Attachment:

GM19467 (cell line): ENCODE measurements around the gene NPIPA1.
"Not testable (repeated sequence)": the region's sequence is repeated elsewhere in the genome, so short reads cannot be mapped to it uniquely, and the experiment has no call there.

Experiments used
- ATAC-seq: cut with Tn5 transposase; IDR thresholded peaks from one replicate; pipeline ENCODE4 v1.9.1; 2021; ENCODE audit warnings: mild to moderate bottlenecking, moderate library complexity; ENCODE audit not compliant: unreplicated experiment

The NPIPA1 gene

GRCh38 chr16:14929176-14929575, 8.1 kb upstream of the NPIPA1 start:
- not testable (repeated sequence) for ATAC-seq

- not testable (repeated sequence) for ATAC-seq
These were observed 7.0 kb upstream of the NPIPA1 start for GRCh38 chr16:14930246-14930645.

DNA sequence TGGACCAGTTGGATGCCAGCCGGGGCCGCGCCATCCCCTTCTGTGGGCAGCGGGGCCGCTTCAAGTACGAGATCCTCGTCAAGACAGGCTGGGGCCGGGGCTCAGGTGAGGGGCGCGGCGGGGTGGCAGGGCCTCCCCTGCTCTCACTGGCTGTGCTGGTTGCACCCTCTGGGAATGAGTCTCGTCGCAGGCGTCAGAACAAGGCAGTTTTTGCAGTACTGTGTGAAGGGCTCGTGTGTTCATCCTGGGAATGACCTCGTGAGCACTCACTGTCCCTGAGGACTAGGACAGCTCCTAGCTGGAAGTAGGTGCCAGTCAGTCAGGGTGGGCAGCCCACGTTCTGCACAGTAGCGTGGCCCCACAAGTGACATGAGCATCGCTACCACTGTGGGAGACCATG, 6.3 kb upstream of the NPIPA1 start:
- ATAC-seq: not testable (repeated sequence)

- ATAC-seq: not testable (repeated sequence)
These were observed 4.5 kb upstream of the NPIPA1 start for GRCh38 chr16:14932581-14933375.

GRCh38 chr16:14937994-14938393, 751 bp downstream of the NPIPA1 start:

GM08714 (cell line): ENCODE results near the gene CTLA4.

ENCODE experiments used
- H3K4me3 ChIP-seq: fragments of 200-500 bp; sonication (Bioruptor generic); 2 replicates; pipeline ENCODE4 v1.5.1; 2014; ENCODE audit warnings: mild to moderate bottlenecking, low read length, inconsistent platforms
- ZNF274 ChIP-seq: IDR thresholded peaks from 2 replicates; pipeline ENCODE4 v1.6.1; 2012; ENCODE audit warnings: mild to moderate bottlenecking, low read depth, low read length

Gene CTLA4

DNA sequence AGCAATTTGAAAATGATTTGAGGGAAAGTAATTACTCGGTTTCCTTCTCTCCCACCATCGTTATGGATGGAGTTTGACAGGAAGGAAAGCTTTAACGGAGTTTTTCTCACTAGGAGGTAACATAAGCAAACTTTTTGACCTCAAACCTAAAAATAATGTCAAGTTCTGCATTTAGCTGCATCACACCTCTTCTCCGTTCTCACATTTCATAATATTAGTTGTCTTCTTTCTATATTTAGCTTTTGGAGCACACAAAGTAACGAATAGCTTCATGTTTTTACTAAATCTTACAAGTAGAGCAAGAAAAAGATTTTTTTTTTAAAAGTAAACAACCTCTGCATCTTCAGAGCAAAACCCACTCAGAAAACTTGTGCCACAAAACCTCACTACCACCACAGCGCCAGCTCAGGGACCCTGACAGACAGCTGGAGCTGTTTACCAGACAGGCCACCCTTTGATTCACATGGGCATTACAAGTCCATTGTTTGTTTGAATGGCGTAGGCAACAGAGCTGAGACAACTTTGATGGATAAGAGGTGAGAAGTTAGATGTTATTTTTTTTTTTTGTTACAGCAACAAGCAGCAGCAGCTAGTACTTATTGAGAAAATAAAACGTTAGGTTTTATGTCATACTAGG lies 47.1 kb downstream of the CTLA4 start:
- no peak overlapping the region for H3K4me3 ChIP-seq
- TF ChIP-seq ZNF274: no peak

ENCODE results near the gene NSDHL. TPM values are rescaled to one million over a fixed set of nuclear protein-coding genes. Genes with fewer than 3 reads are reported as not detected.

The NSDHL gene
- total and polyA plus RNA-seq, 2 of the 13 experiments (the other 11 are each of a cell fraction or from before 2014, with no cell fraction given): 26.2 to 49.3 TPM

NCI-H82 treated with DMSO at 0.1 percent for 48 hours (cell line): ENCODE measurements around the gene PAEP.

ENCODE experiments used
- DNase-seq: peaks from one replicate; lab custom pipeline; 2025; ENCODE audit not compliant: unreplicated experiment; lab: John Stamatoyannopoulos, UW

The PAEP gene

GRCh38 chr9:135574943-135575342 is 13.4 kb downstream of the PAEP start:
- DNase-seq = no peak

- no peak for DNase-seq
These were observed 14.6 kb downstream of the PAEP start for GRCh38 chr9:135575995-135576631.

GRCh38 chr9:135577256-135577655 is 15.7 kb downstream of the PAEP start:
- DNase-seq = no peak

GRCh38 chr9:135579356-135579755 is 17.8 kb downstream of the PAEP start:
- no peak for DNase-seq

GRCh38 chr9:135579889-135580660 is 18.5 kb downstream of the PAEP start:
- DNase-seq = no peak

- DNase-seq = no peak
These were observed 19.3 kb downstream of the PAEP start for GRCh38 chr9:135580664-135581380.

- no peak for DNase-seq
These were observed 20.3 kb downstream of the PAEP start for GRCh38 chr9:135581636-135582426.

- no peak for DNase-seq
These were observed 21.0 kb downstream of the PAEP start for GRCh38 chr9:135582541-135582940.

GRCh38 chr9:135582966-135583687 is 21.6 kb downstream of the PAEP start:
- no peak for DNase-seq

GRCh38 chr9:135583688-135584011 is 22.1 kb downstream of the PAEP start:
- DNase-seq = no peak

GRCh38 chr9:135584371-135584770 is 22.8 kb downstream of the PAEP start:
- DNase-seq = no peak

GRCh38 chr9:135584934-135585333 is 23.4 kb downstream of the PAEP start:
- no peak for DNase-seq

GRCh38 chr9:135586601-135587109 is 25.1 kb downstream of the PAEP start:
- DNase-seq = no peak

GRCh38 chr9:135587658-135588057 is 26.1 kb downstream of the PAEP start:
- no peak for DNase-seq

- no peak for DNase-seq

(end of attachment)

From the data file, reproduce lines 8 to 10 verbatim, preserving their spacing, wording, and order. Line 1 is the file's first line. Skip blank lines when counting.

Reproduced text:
- not testable (repeated sequence) for ATAC-seq
These were observed 7.0 kb upstream of the NPIPA1 start for GRCh38 chr16:14930246-14930645.

DNA sequence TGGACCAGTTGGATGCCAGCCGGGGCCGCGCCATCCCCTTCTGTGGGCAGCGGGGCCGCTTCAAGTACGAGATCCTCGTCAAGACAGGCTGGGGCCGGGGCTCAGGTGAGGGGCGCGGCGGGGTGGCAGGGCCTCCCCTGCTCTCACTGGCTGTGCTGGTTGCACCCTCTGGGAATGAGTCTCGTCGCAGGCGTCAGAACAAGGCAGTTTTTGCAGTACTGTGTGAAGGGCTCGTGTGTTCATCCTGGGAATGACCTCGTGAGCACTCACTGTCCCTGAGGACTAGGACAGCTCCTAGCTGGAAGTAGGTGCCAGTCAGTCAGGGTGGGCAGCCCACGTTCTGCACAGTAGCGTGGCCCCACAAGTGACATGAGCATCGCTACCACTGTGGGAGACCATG, 6.3 kb upstream of the NPIPA1 start: